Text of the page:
Posted on 16 November 2017
The event, which was held at Burlington House in London, was timed to coincide with the 150th birthday of pioneering female scientist Marie Curie and linked with 10 years of York's Department of Chemistry holding an Athena SWAN Gold Award. Head of Department Professor Duncan Bruce and Dr Caroline Dessent, from York, along with Professor Sue Gibson of Imperial College, London, were co-organisers of the event.
Combining two top-class speakers and a panel discussion, the thought-provoking evening highlighted the progress made in addressing inclusion and diversity, and reflected on the challenges ahead. It was introduced by Professor Sir John Holman, Emeritus Professor in the Department of Chemistry at York, and current President of The Royal Society of Chemistry.
Keynote speaker Professor Sarah Harper, Director of the Royal Institution, provided a fascinating reflection on the way demographic change intersects with the role of women in the workplace, and highlighted how trends associated with an ageing population have been hugely influential on women's careers and will become even more so in the coming years. She focussed on the 'leaky pipeline' of women in professional jobs and the demographic trends that underpin it, including the ongoing adverse impact of child-bearing on women's careers in science. Professor Harper also spoke about the inspirational importance of female role models in her own career.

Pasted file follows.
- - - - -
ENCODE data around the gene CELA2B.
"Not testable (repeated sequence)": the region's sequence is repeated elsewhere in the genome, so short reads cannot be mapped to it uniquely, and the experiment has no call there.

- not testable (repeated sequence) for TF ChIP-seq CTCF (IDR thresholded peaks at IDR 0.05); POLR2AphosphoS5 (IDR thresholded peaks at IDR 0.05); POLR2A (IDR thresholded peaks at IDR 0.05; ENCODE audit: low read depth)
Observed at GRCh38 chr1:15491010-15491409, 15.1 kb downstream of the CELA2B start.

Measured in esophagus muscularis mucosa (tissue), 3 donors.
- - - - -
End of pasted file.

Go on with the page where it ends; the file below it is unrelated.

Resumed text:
Professor Dame Julia Higgins, current President of the Institute of Physics, went on to talk in more detail about some of the initiatives which actively address career progress of women in science, and particularly those who have taken career breaks, with the importance of role models and mentors emerging as a key theme. Dame Julia also shared a little-known story about how Marie Curie, further to her Nobel Prize winning work, developed mobile X-ray machines and took them out to the front lines in World War One to help diagnose soldiers' injuries.
As one of the panel members, Professor David Smith talked about his experiences in the Department of Chemistry at York. In particular, he reflected on the way in which the diversity-aware atmosphere in the department had helped him to come out as a gay academic and supported his work in raising international awareness of this 'hidden' LGBT+ diversity issue. Further, he explained that departmental policies developed in response to Athena SWAN, such as flexible working and the part-time working assurance, helped him greatly, both when his husband was seriously ill and when he wanted a period of part-time working after the adoption of their son.
Other panel members reflected on a variety of issues, from diversity in the Research Councils and industry, to the role of the Equality Challenge Unit in pushing for change. An emerging theme was ongoing under-representation based on social background and the need for scientists to consider whether they can expect society to care about them if they don’t care about society.
Reflecting on the evening, Dr Dessent, Chair of the Departmental Equality and Diversity Group and co-organiser of the event, said: "This flagship event was a really valuable reminder of the considerable impact that our work promoting equality and diversity can make to the careers of some scientists. The event has stimulated a lot of new ideas, and reinforced a commitment from our community to developing chemistry as a beacon area for diversity and inclusion in STEM."